Those casually browsing Twitter in the afternoon of November 14 may have become privy to news of the IDF’s largest operation in Gaza since 2009 before anyone else. At 4:17 p.m., IDF Spokesperson Avital Leibovich, tweeted:
Shortly thereafter, the IDF’s English Twitter account posted “The first target, hit minutes ago, was Ahmed Al-Jabari, head of the #Hamas military wing.” The emailed press release with the same information did not arrive in The Jerusalem Post’s inbox until 8 minutes later.
It wasn’t that the army purposely broke the news on Twitter; an IDF Spokesman explained that they hit the send key on the announcement over its various media platforms at the same time. Rather, large email distribution systems take time to deliver, effectively making instantaneous Twitter the platform that broke the story.
Within minutes of the original Tweet, the IDF was updating its blog, Facebook, Twitter and other social media accounts with explanations of the operational goals, charts, maps, videos, talking points and updates. For the first time, a major IDF operation was being live-Tweeted.
“The truth is, the IDF has always been really active on social media,” said Marina Boykis, a digital manager at the social media agency Blink who served on the IDF’s new media desk from 2011-2012. “This is just the first serious clash that they’re Tweeting.”
During the IDF’s last major Gaza operation, 2008-2009’s Cast Lead, its social media presence was practically non-existent. As accusations and condemnations of the attacks rolled in from around the world, the spokesman’s unit realized it could effectively make its case by releasing videos of its operations, demonstrating the difficulty of hitting military targets embedded in civilian areas. When clips uploaded to its newly created YouTube channel [youtube.com/idfnadesk] gained traction, it realized the potential of new media, and began expanding at an exponential pace, growing nearly tenfold in just a few years.
“I think that the IDF realizes that all the social media platforms are important for conveying information to the general public, and that’s always been a problem for them,” said Boykis.
In the midst of the 2010 Mavi Marmara Flotilla crisis, the IDF launched its English Twitter account, which today boasts some 97,500 followers, as a new avenue for making its case. Today, its media arsenal also includes a website, blog, Facebook page [facebook.com/idfonline] and Flickr [flickr.com/photos/idfonline], plus parallel accounts in Hebrew, English, French, Russian and Arabic.
The latest bout of Tweeting has proved a boon to the IDF and its supporters, who post and re-post its latest facts and figures to their own accounts, re-Tweeting messages justifying the military actions, maps showing areas susceptible to rocket attacks and satellite images demonstrating the proximity of weapons caches in Gaza to civilian centers. The IDF also chest-thumps, with warnings to Hamas operatives and a poster declaring Jabari “eliminated.”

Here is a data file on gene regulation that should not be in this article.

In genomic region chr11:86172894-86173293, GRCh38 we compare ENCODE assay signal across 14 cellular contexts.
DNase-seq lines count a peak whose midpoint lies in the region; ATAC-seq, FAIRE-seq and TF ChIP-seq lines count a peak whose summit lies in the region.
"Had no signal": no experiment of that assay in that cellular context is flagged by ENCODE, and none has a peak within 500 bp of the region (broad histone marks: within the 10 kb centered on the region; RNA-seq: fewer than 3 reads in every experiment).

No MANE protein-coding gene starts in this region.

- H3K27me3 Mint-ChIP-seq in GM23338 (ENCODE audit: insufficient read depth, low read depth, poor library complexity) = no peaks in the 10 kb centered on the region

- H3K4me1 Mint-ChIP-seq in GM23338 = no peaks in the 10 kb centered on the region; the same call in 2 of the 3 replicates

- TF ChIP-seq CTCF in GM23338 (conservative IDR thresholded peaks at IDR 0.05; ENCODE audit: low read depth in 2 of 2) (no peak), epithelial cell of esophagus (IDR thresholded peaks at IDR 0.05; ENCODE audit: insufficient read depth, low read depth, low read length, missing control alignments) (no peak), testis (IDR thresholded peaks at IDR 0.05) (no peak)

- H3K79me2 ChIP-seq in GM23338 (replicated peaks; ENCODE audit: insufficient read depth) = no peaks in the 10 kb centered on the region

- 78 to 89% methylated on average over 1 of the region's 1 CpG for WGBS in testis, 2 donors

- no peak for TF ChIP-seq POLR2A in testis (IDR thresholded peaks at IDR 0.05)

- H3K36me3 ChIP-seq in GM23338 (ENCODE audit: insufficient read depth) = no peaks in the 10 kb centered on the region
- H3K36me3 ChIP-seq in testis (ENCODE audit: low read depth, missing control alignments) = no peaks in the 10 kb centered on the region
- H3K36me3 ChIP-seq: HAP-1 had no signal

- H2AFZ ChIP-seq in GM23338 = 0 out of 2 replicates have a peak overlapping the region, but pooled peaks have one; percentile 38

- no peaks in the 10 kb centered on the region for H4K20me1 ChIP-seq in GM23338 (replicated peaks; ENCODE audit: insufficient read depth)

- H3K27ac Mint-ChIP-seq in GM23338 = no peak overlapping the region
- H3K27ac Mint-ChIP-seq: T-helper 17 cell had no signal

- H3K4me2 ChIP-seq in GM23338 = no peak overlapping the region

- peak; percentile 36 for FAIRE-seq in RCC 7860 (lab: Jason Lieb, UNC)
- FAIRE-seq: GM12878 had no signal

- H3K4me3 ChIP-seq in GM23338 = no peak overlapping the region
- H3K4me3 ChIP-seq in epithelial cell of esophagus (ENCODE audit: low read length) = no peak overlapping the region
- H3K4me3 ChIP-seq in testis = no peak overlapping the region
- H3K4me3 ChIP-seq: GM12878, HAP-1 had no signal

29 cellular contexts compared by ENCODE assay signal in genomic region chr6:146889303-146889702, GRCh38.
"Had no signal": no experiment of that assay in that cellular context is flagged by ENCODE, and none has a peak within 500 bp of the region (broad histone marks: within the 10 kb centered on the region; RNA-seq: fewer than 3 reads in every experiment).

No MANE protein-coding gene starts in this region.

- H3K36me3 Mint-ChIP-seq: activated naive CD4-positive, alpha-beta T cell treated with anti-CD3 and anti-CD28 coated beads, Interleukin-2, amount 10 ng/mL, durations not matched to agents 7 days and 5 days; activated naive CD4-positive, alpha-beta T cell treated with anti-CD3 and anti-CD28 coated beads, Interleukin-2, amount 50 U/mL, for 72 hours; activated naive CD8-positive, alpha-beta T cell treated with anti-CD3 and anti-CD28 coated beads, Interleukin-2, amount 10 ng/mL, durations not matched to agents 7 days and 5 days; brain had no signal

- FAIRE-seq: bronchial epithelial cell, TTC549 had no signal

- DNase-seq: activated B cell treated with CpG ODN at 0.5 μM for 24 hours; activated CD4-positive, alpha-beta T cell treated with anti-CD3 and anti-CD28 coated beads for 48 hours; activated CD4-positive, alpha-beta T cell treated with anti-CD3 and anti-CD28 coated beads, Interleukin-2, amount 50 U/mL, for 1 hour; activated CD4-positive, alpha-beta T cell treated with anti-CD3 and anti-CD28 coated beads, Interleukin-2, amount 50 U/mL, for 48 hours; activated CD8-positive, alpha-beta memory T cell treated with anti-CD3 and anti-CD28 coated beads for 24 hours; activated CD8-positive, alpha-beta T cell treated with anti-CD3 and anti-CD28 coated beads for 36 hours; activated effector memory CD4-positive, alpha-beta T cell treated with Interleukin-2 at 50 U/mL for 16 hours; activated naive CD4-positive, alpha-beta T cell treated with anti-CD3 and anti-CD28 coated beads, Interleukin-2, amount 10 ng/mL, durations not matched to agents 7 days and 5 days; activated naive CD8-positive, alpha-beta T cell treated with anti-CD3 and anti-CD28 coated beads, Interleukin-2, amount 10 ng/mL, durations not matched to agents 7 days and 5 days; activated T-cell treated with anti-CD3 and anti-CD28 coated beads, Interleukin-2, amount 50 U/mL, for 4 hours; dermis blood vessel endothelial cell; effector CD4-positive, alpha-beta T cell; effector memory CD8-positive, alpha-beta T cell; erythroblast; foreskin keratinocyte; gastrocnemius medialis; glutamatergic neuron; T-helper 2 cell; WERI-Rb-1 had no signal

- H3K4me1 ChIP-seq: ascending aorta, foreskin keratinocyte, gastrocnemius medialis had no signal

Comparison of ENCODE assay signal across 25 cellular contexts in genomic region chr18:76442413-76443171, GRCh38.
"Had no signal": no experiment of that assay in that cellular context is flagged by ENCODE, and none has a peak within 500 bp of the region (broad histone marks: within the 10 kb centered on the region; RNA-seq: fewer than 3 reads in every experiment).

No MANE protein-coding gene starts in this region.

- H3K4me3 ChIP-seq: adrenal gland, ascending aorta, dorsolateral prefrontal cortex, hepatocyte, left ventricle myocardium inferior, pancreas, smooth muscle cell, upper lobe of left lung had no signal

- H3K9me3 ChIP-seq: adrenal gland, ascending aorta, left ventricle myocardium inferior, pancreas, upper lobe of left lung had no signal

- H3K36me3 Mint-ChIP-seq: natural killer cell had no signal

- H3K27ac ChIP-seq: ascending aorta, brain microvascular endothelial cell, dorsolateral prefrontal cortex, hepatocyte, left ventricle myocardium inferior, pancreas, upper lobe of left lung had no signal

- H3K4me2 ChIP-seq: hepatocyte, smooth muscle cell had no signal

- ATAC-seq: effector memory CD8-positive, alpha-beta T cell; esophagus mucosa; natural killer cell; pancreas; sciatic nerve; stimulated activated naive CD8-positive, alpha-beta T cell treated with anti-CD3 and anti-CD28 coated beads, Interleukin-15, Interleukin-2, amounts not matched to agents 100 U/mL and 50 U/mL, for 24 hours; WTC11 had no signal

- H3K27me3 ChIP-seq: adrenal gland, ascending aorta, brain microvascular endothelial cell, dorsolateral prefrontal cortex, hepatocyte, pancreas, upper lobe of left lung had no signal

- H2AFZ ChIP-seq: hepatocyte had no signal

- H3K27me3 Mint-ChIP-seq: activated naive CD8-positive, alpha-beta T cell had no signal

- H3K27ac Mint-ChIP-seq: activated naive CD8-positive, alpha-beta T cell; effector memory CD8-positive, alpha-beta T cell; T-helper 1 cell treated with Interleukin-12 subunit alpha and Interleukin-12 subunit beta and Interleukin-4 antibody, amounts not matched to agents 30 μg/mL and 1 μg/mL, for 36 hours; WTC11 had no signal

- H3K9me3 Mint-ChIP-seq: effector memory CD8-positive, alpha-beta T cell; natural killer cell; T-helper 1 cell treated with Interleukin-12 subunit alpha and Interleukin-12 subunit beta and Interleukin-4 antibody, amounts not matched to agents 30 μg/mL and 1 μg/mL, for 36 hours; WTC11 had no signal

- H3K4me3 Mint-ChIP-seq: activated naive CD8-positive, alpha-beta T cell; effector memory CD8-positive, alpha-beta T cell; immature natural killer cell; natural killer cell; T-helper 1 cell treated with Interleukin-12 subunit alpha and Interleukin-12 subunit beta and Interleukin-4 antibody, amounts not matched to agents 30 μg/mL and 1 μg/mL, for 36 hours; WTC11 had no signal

In cyberspace, however, everyone has a platform. Hamas, too, has a Twitter account in English with some 9,200 followers, where it reports on the other side of the conflict. In addition to publishing its own videos of, for example, successful rocket launches, it also updates Gazan death tolls and boasted of its military accomplishments, carefully explaining that its rockets were aimed at various “military bases,” and repeatedly bluffing that that’s where their rockets land.
While the idea that the wealth of information might lead to dialogue or a better understanding of the other side’s positions is tempting, that seldom seems to be the case. “I don’t think that Twitter is the platform for people to engage in a true dialogue, like if they were sitting face-to-face,” said Boykis. “True dialogue needs to happen between Israel and legitimate representative of the Palestinian Authority, and not terrorists sitting in their bunkers in Gaza.”
Indeed, the open nature of social media sites like Twitter has led to some unusual interactions. Hamas actually responded to an IDF Tweet recommending “that no Hamas operatives, whether low level or senior leaders, show their faces above ground in the days ahead,” with their own warning: “@IDFSpokesperson Our blessed hands will reach your leaders and soldiers wherever they are (You Opened Hell Gates on Yourselves).”
Beyond direct confrontation and updates from official sources, Twitter’s “trending list” also serves to update people on the latest events. Within minutes of Thursday’s siren in Tel Aviv, the city’s name was trending, as thousands of people Tweeted at once on the alarming escalation.
In the United States, a mock conservative group called The People’s Cube started a joke hashtag, #HamasBumperStickers, which made its way to the top of the trending list alongside derisive comments aimed at the terrorist group. “Shiite happens,” read one. “Kids blow up so fast these days!” read another. “Honk If You're About to be Taken Out by an Israeli Air to Surface Missile,” read a third.
Not everyone found it funny. One Tweeter wrote: “So disgusted that something like #HamasBumperStickers is trending, and not #PrayForGaza."
Public diplomacy, it seems, still has a long way to go.